Microtia | Spacemaker

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United States - Oregon

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Rock: 90's Rock Rock: Post-Rock/Experimental Moods: Mood: Intellectual
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Spacemaker

by Microtia

An epic hard driving rock album with lots of atmosphere and dissonance. Great for a long late night drive.
Genre: Rock: 90's Rock
Release Date: 

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Tracks

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1. Can You Hear the Jets?
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5:27 $0.99
2. 1000% Sure
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4:58 $0.99
3. Interlude
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1:05 $0.99
4. Early Fish Gets the Worm
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4:45 $0.99
5. I'll Fight Harpsichord
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4:53 $0.99
6. Tone Mountain vs The Body of Riffage
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6:11 $0.99
7. Add Insult to Injury
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5:45 $0.99
8. That's the Problem With Owning Half the State of California
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3:57 $0.99
9. Pocket Full of Bee Stings
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7:42 $0.99
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ABOUT THIS ALBUM


Reviews


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kaytea mcintosh

great reivew out there on MICROTIA
ABSOLUTE PUNK: "Is there such a genre as post-hardcore-space-rock? If not, I think I may have found it. On Microtia's sophomore outing, the aptly named Spacemaker , the Oregon quartet seem to have honed in on just such a unique and under-represented genre, while exhibiting the potential to corner the market on it altogether."

DALLAS MORNING NEWS: "Oregon four-man band Microtia merges hard-core punk, blistering rock and experimental sound effects in its second CD, Spacemaker. It's not for the faint, only the adventurous."

ALTERNATIVE PRESS MAGAZINE: "I've been listening to these guys nonstop" ALSO featured in current issue under AP&R!!!!

THREE IMAGINARY GIRLS: "Half of what you get with the new Microtia album, Spacemaker, is nine smoking songs recorded by the Portland trio. The other half of the equation is the packaging for the new release, which was made exclusively from Pabst Blue Ribbon and Marlboro Lights boxes. This alone seems like every hipsters dream release. This CD has been in the works for quite some time, but is officially coming out this month"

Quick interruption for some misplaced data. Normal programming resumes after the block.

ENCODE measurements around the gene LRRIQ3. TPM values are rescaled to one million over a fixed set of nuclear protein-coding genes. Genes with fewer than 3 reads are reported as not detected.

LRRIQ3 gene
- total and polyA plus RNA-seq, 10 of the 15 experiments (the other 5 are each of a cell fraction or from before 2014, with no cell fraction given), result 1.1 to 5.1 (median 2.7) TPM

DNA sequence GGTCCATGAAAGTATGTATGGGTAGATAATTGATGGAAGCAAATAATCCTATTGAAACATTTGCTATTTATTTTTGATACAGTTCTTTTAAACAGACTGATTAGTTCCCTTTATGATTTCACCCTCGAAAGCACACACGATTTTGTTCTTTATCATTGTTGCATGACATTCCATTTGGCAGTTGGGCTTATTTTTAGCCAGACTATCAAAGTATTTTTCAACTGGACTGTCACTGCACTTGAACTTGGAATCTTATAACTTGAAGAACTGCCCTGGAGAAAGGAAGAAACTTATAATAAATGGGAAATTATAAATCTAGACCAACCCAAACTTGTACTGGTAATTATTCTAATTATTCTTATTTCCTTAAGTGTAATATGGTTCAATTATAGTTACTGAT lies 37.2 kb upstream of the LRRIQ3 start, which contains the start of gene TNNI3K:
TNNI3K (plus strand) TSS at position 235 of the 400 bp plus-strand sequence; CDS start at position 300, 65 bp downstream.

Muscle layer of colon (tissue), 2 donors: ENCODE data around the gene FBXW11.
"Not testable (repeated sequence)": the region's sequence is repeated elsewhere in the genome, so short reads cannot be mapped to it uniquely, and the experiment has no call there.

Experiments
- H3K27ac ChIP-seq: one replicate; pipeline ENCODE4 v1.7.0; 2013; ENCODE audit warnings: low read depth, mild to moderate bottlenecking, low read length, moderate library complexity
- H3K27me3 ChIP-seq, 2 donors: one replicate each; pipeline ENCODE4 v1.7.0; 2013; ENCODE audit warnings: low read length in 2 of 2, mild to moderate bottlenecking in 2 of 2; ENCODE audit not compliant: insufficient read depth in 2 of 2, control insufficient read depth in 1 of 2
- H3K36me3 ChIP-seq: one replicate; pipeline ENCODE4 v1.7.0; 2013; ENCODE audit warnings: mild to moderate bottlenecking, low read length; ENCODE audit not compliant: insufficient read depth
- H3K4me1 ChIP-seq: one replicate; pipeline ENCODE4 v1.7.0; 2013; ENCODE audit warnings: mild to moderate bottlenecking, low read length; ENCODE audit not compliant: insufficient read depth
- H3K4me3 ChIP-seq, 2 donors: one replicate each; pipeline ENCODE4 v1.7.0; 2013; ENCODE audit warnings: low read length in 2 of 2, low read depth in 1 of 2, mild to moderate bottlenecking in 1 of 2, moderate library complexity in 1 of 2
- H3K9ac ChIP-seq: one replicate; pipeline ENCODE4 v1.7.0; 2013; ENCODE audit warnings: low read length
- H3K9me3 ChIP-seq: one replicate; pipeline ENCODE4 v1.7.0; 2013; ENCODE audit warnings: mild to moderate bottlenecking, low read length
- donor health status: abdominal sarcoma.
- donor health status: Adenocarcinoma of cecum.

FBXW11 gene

POPMATTERS: "Spacemaker, is a spiraling tour through the last two decades of rock radio, as thundering choruses run parallel with furious acoustic guitars, clattering percussion, and glorious song titles like “That’s The Problem With Owning Half the State of California”."

BLOG CRITICS: "Maybe we can refer to them as punk earthers. I mean, these guys even reportedly make their own instruments. I almost can't help but like them. They have an independent, do-it-yourself attitude. It helps that their music isn't bad, either. As mentioned it's very punk-like. The vocals remind me of Ambitions and the rest is reminiscent of Crime In Stereo. And they also made me think of a punk version of Voivod. Yeah, wrap your head around that."

I HEART NOISE BLOG: "music on "Spacemaker" reminds of Cave In / Isis - very powerful and crushing, with little room for anything but blasts of distortion and feedback (with an occasional quiet moment here and there). Wailing vocals, however, don't fit music very well and they tend to destroy a good impression that the rest of the band creates."

TEETH OF THE DIVINE REVIEW: "Delivering a proggy shimmery take of spacey, indie/alt rock/punk, mixed with some post-rock, some hardcore and lots of silky smooth vocals, Portland's Microtia is musically a nice break from my usual breakdown filled, growly nun fuckery. At times I was reminded of Cave In's Jupiter/Antenna, Circa Survive and Codeseven. I also think fans of Baroness' mellower moments might dig this and I've also seen Crime In Stereo thrown around as a reference, though, I cannot personally say so either way."

POP ROCKET MAGAZINE: "From the opening bass solo, we know we're ready to rock. Some tricky time changes add a progressive edge while the soaring vocals stay cleanly in tune, keeping us safely clear of thrashier metal territory."

GASPETC REVIEW: "This is some good, solid rock here." "a monster riff, with some pretty cool spacey sounding synths bouncing around in the background. The crescendo that it builds up to is amazing good - the guitar work here is insanely good, and superbly catchy."

CAROLINAIAN: "Microtia returns with Spacemaker, a well put together mix of deftly paced rock energy, infused with sparse bits of electronic pop. The album's title refers not to the celestial realm, but the composition of its casing"